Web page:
Council says it will work with tribe on Grand Forks casinoGrand Forks, ND - Representatives of the Turtle Mountain Band of Chippewa came to the Grand Forks City Council with a few details of a proposed casino they say could bring 1,000 jobs and $100 million in gaming revenue, along with a plea for cooperation.
By: Christopher Bjorke, Forum News Service, INFORUM, Forum News Service
Grand Forks, ND - Representatives of the Turtle Mountain Band of Chippewa came to the Grand Forks City Council with a few details of a proposed casino they say could bring 1,000 jobs and $100 million in gaming revenue, along with a plea for cooperation.
“If we don’t work side by side and step by step to pursue this, of course it will never happen,” Tribal Chairman Richard McCloud told council members, who peppered the officials with skeptical questions about the project, similar to an earlier failed effort in Grand Forks.
In the end, the council members approved a resolution to take the initial step of presenting the tribe’s plan to the state, but after they had a long discussion of feasibility of the idea.
The project requires approval by the governor as well as a change in state law to allow a casino off of a reservation. It would also need federal approval.
Council member Doug Christensen told McCloud without being able to say how they could remove those obstacles, the casino’s prospects looked bad.
“Until (state law is) changed, there’s really nothing we have to talk about,” he said. “You’re blocked. You don’t get to go past go.”
Council member Terry Bjerke, the only council member to say he opposed a casino, said its chances were next none.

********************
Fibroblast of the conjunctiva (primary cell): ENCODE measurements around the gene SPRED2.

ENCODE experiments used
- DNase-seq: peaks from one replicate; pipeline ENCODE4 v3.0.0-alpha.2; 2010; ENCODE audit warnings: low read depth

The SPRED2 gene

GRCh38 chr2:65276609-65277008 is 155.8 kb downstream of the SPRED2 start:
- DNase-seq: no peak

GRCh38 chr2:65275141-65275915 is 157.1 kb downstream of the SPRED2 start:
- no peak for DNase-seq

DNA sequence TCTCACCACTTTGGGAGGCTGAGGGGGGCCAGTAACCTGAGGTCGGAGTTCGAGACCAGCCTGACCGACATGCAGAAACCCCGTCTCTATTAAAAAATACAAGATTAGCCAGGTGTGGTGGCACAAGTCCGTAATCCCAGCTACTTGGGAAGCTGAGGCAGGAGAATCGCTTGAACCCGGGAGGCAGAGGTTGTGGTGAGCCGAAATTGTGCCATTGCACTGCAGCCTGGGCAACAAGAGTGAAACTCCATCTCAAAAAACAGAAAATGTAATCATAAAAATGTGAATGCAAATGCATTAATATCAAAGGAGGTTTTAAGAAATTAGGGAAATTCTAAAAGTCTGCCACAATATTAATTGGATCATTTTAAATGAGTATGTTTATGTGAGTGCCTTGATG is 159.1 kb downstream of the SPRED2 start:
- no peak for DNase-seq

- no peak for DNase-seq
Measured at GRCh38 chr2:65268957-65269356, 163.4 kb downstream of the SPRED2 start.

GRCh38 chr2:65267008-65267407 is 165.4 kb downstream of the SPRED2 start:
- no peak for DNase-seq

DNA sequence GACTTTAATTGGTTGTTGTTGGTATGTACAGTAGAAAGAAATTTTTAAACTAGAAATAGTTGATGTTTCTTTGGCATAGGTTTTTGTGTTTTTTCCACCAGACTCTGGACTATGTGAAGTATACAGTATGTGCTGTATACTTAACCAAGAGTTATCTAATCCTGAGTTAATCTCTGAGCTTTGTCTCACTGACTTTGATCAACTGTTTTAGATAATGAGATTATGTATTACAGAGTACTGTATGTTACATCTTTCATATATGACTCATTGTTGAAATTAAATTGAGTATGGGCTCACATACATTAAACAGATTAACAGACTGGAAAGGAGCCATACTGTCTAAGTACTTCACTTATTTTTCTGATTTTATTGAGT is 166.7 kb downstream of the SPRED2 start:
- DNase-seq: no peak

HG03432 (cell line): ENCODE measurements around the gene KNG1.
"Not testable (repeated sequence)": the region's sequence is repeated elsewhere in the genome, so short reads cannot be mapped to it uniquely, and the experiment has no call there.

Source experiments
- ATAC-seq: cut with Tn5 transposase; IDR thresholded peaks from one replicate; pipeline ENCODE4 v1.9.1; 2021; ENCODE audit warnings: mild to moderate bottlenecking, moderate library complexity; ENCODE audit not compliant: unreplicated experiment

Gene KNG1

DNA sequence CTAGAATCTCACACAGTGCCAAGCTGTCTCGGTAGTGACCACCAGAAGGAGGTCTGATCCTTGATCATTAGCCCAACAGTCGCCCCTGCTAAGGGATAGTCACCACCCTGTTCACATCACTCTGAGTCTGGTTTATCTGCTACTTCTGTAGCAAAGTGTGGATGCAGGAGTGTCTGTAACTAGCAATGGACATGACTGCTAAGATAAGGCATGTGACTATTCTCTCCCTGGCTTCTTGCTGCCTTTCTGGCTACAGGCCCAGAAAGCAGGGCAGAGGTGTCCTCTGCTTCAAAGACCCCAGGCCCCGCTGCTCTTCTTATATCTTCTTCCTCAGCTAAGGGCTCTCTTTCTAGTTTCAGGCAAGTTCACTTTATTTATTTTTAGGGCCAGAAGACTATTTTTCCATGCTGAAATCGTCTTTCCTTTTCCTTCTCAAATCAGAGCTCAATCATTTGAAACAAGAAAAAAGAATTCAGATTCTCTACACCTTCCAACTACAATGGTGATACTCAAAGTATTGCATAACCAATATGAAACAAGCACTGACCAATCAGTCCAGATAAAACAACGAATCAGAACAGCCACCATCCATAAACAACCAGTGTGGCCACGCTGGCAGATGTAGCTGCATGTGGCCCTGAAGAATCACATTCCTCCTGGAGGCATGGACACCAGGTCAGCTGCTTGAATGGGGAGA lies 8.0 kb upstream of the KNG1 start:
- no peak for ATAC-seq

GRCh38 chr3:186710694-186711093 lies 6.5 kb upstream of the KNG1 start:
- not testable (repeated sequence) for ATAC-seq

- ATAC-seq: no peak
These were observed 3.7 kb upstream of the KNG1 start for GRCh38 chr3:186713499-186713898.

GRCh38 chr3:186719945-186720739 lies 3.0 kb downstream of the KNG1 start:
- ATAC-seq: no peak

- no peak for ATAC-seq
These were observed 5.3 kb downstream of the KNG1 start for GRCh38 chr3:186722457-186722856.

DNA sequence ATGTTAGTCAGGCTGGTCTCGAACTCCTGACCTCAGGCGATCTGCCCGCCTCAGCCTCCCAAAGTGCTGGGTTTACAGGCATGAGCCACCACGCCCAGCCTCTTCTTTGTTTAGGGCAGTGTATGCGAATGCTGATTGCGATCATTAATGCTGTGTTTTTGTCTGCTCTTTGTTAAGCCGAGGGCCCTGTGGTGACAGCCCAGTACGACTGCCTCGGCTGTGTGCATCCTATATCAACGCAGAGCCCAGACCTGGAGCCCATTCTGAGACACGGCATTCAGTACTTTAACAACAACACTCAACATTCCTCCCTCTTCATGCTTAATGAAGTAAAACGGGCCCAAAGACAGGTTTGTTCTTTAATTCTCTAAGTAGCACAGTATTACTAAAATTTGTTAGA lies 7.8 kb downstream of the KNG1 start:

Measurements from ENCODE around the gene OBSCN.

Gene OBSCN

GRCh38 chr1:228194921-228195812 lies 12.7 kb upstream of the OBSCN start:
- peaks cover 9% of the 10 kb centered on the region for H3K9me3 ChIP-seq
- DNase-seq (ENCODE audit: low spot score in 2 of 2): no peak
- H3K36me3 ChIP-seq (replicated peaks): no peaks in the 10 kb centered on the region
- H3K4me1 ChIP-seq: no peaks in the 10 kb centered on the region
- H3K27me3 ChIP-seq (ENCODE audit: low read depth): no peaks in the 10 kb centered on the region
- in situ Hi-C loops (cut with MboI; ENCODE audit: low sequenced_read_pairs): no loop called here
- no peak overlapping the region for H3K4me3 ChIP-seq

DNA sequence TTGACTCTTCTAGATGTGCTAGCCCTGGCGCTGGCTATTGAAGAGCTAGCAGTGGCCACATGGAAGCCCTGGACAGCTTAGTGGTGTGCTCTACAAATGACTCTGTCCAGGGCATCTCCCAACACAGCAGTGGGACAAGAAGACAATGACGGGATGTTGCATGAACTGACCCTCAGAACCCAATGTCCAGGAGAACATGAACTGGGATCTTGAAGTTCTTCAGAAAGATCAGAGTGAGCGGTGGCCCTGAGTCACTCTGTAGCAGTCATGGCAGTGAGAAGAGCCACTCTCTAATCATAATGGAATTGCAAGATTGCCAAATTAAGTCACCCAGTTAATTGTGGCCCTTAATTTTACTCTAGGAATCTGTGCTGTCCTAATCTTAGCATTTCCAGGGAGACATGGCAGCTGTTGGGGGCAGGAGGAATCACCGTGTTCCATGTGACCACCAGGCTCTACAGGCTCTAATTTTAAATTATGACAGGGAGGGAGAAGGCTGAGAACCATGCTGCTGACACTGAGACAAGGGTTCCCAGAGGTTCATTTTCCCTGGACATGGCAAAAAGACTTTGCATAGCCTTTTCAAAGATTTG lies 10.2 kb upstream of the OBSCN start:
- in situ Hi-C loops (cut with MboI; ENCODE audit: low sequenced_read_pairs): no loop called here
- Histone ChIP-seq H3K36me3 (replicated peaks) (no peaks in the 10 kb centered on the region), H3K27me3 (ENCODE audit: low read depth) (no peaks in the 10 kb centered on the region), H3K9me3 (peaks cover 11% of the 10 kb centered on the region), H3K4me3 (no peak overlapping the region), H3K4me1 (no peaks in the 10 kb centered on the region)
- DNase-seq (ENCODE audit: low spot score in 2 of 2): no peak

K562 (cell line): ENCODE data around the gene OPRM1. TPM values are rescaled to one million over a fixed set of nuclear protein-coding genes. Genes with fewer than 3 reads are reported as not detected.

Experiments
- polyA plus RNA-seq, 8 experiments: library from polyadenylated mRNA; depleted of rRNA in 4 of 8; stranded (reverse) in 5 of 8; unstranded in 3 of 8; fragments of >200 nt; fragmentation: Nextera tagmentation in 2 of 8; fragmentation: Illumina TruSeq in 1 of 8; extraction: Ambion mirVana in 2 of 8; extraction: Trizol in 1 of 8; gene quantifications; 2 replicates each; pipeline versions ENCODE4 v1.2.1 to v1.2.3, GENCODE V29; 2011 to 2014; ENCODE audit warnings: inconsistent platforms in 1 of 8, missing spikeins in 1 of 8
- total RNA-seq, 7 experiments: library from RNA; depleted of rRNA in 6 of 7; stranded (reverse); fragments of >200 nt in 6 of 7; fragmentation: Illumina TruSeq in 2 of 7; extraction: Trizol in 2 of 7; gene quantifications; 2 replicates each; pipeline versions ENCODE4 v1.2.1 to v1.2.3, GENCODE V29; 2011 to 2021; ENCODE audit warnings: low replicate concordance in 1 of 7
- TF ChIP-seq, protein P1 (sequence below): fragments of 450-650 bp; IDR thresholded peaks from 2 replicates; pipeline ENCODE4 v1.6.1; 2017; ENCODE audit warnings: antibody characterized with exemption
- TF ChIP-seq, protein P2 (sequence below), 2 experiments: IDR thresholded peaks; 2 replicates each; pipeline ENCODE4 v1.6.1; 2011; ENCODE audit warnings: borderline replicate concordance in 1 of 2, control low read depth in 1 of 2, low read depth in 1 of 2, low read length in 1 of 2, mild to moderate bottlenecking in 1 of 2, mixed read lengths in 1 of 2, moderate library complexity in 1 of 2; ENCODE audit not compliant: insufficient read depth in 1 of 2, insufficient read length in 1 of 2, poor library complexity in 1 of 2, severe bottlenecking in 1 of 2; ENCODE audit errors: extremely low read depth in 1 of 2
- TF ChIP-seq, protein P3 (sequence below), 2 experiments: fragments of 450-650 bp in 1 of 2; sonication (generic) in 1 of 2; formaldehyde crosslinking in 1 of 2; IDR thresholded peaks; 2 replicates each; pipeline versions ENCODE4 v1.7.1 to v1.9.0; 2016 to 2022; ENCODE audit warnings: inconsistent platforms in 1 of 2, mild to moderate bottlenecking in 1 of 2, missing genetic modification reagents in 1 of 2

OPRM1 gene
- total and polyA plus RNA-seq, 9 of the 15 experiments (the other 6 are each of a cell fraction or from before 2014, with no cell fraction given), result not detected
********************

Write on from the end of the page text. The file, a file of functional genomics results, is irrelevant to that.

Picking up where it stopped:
“I’d say you have less than a 1 percent chance of having the state law changed,” he said.
However, tribal attorney Richard Monette, said the tribe could not take any steps toward the casino without getting the council behind it from the beginning. Over the past 20 years, the tribe has been asked by people with money and land for a casino to bring one to Grand Forks but it has been blocked by lack of local government support.
“If we can’t do this together, it cannot be done,” he said. “We won’t go without you.”
City Administrator Todd Feland told the council the tribe was only asking whether the council supported what could be a major economic development, the details of which would be developed later.
The council settled on a resolution, proposed by council member Bret Weber, to work with the tribe to present their plan to Gov. Jack Dalrymple. Depending on his response, the city and the tribe then would work together to develop a more detailed business plan and gauge public sentiment for it.
“We’re not giving tacit approval of a casino,” said Council President Hal Gershman. “This is to continue the dialogue and flesh out these things.”